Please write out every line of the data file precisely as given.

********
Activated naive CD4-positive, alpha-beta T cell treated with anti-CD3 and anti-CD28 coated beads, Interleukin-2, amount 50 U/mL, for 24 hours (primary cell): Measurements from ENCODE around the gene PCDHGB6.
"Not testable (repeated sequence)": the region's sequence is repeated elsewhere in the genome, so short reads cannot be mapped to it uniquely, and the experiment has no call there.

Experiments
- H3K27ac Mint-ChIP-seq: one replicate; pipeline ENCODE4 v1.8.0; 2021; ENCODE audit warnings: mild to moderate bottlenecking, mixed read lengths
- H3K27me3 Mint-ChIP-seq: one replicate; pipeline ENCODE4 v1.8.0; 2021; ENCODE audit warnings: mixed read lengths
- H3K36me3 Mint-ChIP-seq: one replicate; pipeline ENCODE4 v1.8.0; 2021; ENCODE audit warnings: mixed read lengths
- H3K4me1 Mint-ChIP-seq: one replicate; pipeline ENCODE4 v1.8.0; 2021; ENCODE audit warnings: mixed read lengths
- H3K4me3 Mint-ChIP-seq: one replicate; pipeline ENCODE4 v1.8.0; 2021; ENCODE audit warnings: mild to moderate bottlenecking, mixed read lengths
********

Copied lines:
Activated naive CD4-positive, alpha-beta T cell treated with anti-CD3 and anti-CD28 coated beads, Interleukin-2, amount 50 U/mL, for 24 hours (primary cell): Measurements from ENCODE around the gene PCDHGB6.
"Not testable (repeated sequence)": the region's sequence is repeated elsewhere in the genome, so short reads cannot be mapped to it uniquely, and the experiment has no call there.

Experiments
- H3K27ac Mint-ChIP-seq: one replicate; pipeline ENCODE4 v1.8.0; 2021; ENCODE audit warnings: mild to moderate bottlenecking, mixed read lengths
- H3K27me3 Mint-ChIP-seq: one replicate; pipeline ENCODE4 v1.8.0; 2021; ENCODE audit warnings: mixed read lengths
- H3K36me3 Mint-ChIP-seq: one replicate; pipeline ENCODE4 v1.8.0; 2021; ENCODE audit warnings: mixed read lengths
- H3K4me1 Mint-ChIP-seq: one replicate; pipeline ENCODE4 v1.8.0; 2021; ENCODE audit warnings: mixed read lengths
- H3K4me3 Mint-ChIP-seq: one replicate; pipeline ENCODE4 v1.8.0; 2021; ENCODE audit warnings: mild to moderate bottlenecking, mixed read lengths